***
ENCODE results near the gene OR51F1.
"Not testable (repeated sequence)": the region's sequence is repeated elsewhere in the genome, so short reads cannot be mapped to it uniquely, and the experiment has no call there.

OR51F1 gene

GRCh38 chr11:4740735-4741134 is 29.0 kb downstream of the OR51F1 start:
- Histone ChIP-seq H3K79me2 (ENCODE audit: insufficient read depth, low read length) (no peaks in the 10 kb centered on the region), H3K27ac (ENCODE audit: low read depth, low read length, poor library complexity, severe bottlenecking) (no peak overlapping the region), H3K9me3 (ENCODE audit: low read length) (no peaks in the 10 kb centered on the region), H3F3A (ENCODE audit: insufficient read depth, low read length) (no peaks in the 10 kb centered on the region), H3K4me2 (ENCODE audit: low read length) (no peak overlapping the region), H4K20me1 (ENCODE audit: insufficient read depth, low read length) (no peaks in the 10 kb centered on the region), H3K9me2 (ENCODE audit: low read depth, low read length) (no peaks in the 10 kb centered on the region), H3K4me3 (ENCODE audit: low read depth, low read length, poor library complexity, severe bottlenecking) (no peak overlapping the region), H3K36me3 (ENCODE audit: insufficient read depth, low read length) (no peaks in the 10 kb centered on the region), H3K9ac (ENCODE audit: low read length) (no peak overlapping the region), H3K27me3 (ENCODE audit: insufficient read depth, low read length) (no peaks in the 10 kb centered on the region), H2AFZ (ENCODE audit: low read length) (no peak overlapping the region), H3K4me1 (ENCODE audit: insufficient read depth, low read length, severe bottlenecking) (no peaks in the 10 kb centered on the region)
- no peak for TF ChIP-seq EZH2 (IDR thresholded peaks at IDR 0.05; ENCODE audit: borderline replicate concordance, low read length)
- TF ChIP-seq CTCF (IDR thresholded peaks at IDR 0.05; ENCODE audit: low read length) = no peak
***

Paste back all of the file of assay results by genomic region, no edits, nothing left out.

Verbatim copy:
ENCODE results near the gene OR51F1.
"Not testable (repeated sequence)": the region's sequence is repeated elsewhere in the genome, so short reads cannot be mapped to it uniquely, and the experiment has no call there.

OR51F1 gene

GRCh38 chr11:4740735-4741134 is 29.0 kb downstream of the OR51F1 start:
- Histone ChIP-seq H3K79me2 (ENCODE audit: insufficient read depth, low read length) (no peaks in the 10 kb centered on the region), H3K27ac (ENCODE audit: low read depth, low read length, poor library complexity, severe bottlenecking) (no peak overlapping the region), H3K9me3 (ENCODE audit: low read length) (no peaks in the 10 kb centered on the region), H3F3A (ENCODE audit: insufficient read depth, low read length) (no peaks in the 10 kb centered on the region), H3K4me2 (ENCODE audit: low read length) (no peak overlapping the region), H4K20me1 (ENCODE audit: insufficient read depth, low read length) (no peaks in the 10 kb centered on the region), H3K9me2 (ENCODE audit: low read depth, low read length) (no peaks in the 10 kb centered on the region), H3K4me3 (ENCODE audit: low read depth, low read length, poor library complexity, severe bottlenecking) (no peak overlapping the region), H3K36me3 (ENCODE audit: insufficient read depth, low read length) (no peaks in the 10 kb centered on the region), H3K9ac (ENCODE audit: low read length) (no peak overlapping the region), H3K27me3 (ENCODE audit: insufficient read depth, low read length) (no peaks in the 10 kb centered on the region), H2AFZ (ENCODE audit: low read length) (no peak overlapping the region), H3K4me1 (ENCODE audit: insufficient read depth, low read length, severe bottlenecking) (no peaks in the 10 kb centered on the region)
- no peak for TF ChIP-seq EZH2 (IDR thresholded peaks at IDR 0.05; ENCODE audit: borderline replicate concordance, low read length)
- TF ChIP-seq CTCF (IDR thresholded peaks at IDR 0.05; ENCODE audit: low read length) = no peak